A combative cab driver sparred with a defense attorney Wednesday over details in the trial of one of three Orange County Jail inmates who escaped seven years ago.
The rocky proceedings were interrupted several times as Orange County Superior Court Judge Larry Yellin dismissed jurors to remind the witness, Long Ma, that he had to answer questions from the attorneys in the trial of 44-year-old Hossein Nayeri whether he liked it or not.
Ma was especially indignant at being questioned about allegations that he sexually assaulted his wife when they were married and posted nude pictures of her online after their split. The allegations surfaced as his ex-spouse sought a restraining order out of Alameda County, but there were apparently no charges filed against Ma, who was granted immunity in the trial of co-defendant Bac Tien Duong, 50, two years ago.
Duong was convicted in April 2021 for the escape. He was acquitted of felony kidnapping for robbery, but convicted of the lesser charge of simple kidnapping. A mistrial was declared when jurors could not reach a verdict on the car theft. Duong was sentenced to 20 years in prison in July when he also resolved his case of attempted robbery, the charge he was in custody for when he broke out of the jail in Santa Ana.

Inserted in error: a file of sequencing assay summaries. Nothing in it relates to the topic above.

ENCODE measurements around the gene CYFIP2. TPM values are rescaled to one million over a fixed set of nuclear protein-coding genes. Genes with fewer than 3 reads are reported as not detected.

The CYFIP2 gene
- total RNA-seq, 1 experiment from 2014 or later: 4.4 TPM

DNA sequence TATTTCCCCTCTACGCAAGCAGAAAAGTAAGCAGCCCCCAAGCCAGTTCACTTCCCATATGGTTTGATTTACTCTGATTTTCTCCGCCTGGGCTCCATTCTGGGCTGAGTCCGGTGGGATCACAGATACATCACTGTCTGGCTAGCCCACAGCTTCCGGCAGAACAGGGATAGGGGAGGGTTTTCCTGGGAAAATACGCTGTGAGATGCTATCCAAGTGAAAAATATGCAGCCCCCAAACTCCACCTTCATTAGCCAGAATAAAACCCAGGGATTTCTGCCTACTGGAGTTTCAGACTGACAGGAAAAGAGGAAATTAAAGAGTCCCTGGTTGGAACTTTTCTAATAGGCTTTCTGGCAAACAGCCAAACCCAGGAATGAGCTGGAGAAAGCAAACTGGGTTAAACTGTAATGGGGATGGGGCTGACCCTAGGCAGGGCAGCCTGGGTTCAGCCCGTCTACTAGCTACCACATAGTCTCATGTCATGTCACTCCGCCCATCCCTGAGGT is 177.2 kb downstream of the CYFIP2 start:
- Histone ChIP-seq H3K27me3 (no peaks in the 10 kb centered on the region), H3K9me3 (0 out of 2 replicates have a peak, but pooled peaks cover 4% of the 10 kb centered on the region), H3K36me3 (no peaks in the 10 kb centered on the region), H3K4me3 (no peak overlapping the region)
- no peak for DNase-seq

Co-defendant Jonathan Tieu, 27, is awaiting trial.
Ma, who said he does not speak much English, testified with help from a translator.
When Nayeri’s attorney, Michael Goldfeder, pressed Ma about his immunity agreement in the Duong trial, Ma said, “Why don’t you arrest me and put me in jail?”
Goldfeder responded, “Your wife put you in jail.”
“It’s true, but it has nothing to do with my being kidnapped,” Ma testified.
Ma also rejected the allegation that he sexually assaulted his ex-wife when they were married.
“It was voluntary,” he said. “That was voluntary together… I am not guilty, which is why the court erased everything.”
Ma, who served in the military for 10 years in Vietnam, also bickered with Goldfeder about questions regarding his prior statements in the Duong trial and to authorities about details of the gun he was threatened with by his alleged captors.
“I understand you are frustrated,” Yellin told Ma after clearing the courtroom in the afternoon. “It’s been a long couple of days, it’s been a long couple of years.”
But the judge told Ma, “There are many reasons attorneys may ask you things that are not apparent to you because you don’t know the whole case… I’m going to suggest you calm down… The one thing you can’t do is cut this short by deciding what is relevant. I do that. That’s my job.”
Yellin reminded Ma that his commitment of time to the trial will be shortened if he answers the questions and doesn’t argue about them.
“The lawyers get to ask questions and witnesses have to answer,” he told Ma. “You continue to express frustration and that is not helping you to get out of here.”
Ma complained to Yellin that he thought Goldfeder was doing a poor job of defending Nayeri.